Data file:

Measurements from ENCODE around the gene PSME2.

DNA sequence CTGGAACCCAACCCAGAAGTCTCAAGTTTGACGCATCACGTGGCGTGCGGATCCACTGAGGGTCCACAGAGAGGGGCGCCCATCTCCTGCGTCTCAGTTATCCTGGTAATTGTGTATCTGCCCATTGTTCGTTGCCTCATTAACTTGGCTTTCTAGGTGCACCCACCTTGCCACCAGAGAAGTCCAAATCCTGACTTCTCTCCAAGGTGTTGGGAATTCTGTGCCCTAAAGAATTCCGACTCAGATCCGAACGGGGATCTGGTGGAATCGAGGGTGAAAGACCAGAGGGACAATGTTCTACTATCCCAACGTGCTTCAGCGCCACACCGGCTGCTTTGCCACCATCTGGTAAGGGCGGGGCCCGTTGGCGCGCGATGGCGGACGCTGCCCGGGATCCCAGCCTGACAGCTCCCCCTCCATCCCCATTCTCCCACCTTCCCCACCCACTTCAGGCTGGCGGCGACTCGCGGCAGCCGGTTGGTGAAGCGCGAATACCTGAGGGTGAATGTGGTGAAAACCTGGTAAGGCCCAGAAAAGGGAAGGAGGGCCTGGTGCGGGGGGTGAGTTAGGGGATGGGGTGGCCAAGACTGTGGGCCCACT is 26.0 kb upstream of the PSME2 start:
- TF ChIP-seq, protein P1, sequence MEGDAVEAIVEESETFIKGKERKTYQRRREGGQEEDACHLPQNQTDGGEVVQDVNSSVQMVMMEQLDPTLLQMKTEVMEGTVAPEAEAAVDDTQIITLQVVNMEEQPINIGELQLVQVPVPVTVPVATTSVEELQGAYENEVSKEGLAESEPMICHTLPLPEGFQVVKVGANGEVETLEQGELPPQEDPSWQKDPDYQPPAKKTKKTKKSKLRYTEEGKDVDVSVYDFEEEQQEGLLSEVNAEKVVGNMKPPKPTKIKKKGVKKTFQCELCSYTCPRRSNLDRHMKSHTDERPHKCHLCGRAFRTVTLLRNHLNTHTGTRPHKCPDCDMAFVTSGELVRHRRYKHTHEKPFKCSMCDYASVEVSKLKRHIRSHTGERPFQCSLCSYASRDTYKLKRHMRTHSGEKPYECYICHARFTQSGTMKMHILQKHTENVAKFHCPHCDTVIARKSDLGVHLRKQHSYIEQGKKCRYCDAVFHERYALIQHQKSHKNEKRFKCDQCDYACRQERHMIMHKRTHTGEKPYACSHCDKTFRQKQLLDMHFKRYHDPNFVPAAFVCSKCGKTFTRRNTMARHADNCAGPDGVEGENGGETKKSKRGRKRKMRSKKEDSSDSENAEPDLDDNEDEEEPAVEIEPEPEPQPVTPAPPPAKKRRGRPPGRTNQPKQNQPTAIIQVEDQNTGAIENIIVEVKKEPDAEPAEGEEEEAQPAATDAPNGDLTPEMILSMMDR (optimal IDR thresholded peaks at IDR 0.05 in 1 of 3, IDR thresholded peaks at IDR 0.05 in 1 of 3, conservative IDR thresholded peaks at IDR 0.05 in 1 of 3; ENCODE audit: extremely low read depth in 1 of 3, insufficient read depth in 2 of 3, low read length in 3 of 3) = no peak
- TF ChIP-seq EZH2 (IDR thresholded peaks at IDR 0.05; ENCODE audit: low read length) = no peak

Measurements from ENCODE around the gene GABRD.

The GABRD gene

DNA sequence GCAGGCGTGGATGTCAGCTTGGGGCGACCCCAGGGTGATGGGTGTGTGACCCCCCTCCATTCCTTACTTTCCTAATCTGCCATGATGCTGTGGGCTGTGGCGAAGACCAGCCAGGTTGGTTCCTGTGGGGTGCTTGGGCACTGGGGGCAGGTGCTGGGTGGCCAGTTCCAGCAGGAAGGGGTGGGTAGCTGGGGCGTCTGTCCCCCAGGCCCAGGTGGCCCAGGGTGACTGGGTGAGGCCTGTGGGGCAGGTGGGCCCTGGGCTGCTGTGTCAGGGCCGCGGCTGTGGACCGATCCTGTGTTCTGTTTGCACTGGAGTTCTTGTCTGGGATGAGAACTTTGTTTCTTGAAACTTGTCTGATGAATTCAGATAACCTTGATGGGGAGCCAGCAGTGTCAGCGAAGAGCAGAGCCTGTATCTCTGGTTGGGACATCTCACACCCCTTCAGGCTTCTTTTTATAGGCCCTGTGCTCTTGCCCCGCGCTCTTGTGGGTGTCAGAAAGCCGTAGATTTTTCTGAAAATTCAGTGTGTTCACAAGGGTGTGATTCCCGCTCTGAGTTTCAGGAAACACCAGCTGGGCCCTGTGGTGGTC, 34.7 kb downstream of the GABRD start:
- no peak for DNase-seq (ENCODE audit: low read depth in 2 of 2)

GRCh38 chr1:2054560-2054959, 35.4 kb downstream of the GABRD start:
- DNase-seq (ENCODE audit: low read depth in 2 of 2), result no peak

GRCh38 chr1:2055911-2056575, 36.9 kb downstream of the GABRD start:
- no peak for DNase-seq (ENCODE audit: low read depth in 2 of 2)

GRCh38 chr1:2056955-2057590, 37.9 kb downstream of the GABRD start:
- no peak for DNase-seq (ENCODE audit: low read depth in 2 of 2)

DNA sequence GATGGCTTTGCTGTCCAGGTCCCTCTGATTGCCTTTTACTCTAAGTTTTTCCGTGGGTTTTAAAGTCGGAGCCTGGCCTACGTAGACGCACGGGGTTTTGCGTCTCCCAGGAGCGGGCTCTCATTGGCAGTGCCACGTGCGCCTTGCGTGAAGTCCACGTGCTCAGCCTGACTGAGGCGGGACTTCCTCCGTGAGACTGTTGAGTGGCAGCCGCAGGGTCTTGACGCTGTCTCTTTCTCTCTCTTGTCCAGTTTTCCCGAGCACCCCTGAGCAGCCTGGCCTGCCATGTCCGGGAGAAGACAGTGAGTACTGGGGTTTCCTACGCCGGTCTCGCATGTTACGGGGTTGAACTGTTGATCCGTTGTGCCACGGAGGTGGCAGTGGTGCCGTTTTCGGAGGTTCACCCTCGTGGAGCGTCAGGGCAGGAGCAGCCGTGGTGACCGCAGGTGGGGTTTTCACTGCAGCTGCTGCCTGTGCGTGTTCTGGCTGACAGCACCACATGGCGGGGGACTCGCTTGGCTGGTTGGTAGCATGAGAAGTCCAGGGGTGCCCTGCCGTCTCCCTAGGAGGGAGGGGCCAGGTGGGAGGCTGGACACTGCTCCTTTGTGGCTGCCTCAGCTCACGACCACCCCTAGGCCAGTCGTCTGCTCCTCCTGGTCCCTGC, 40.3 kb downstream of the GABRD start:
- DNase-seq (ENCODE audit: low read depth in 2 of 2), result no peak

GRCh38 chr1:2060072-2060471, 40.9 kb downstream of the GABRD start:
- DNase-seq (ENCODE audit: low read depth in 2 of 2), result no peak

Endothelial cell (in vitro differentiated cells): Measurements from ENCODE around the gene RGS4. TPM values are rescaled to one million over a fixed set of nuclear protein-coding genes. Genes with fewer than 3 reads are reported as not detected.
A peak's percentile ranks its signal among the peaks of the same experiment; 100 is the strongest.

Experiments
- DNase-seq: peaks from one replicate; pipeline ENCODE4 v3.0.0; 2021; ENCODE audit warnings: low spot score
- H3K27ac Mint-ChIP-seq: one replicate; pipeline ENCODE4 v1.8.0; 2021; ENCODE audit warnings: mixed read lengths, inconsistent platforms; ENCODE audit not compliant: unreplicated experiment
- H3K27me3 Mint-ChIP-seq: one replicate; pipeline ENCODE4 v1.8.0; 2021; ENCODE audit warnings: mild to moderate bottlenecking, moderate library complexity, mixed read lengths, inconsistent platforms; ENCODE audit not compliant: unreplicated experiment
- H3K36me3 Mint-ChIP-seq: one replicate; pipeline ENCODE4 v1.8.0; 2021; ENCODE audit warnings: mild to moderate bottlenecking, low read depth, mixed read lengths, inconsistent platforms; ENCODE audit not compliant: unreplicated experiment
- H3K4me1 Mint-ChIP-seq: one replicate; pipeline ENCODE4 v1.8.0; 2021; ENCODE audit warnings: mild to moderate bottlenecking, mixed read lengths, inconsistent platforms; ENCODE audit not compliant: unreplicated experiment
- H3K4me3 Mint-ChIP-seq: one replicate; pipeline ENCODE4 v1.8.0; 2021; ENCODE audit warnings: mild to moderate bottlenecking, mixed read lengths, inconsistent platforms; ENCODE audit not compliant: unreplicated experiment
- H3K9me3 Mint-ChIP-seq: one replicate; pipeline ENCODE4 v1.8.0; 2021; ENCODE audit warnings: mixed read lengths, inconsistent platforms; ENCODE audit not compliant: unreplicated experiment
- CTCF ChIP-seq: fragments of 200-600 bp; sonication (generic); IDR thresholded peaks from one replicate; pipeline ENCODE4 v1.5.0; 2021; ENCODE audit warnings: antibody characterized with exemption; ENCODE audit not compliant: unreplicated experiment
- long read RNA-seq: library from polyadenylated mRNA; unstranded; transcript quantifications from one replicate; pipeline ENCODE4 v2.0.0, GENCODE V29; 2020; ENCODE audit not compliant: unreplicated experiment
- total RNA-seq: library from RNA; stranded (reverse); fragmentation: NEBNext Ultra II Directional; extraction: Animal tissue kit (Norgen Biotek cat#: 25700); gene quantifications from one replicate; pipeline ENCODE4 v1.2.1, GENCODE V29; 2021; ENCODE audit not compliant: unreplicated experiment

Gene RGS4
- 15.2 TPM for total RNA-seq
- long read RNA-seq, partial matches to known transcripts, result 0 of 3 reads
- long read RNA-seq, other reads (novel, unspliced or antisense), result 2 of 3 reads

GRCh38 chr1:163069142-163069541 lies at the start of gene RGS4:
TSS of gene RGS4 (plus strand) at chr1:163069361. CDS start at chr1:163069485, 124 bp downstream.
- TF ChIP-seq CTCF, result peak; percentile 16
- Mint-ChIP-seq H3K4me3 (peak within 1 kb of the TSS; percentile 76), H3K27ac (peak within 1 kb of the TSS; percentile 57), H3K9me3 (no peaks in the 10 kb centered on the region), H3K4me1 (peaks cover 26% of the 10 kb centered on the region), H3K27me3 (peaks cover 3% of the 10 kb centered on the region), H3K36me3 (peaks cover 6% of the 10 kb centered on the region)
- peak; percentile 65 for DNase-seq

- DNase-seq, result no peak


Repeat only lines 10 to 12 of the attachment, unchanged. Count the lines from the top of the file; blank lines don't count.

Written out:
- DNase-seq (ENCODE audit: low read depth in 2 of 2), result no peak

GRCh38 chr1:2055911-2056575, 36.9 kb downstream of the GABRD start:
- no peak for DNase-seq (ENCODE audit: low read depth in 2 of 2)